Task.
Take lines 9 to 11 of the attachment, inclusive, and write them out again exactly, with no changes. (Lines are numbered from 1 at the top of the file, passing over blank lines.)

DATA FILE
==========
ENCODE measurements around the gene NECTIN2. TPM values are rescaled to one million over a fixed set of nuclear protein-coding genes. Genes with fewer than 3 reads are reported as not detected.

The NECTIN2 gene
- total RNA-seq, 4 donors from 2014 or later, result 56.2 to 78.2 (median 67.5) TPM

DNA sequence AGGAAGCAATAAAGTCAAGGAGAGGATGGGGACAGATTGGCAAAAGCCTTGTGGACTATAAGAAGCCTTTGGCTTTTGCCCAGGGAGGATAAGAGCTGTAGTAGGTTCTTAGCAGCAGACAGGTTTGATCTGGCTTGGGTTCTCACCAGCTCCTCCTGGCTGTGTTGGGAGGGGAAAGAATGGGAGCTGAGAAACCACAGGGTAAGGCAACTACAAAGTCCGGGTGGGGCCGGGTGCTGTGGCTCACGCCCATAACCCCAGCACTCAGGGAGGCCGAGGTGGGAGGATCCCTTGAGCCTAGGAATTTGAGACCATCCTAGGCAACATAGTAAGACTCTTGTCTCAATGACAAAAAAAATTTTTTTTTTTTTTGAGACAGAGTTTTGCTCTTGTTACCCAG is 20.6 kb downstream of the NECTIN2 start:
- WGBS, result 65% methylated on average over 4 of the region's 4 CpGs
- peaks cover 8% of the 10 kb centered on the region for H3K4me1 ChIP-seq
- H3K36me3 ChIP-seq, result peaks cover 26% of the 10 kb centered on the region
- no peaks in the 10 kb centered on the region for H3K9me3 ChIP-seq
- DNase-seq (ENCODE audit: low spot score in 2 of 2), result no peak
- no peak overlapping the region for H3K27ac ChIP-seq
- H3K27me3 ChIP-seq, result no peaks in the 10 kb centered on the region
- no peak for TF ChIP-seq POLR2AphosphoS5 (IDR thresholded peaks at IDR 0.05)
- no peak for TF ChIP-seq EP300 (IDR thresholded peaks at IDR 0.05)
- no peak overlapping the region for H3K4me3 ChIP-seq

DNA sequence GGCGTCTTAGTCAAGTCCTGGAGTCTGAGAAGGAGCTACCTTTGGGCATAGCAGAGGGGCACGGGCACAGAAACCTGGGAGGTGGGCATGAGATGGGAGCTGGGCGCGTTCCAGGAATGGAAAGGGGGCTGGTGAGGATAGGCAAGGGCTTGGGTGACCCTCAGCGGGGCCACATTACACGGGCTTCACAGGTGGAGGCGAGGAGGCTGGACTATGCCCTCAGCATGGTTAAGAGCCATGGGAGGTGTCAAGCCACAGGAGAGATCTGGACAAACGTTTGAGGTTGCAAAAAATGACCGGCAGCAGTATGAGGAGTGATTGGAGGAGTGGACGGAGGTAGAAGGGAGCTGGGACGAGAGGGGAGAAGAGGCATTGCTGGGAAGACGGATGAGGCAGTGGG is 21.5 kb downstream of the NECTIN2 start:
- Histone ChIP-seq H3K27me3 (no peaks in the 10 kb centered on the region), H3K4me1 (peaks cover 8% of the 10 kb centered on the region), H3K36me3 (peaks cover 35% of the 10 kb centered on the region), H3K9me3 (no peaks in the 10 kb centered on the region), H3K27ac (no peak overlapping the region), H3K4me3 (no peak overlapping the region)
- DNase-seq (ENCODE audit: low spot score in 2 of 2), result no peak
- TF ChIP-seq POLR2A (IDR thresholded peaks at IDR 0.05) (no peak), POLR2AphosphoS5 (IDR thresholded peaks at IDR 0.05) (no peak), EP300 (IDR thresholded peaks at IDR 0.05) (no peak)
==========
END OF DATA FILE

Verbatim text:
- DNase-seq (ENCODE audit: low spot score in 2 of 2), result no peak
- no peak overlapping the region for H3K27ac ChIP-seq
- H3K27me3 ChIP-seq, result no peaks in the 10 kb centered on the region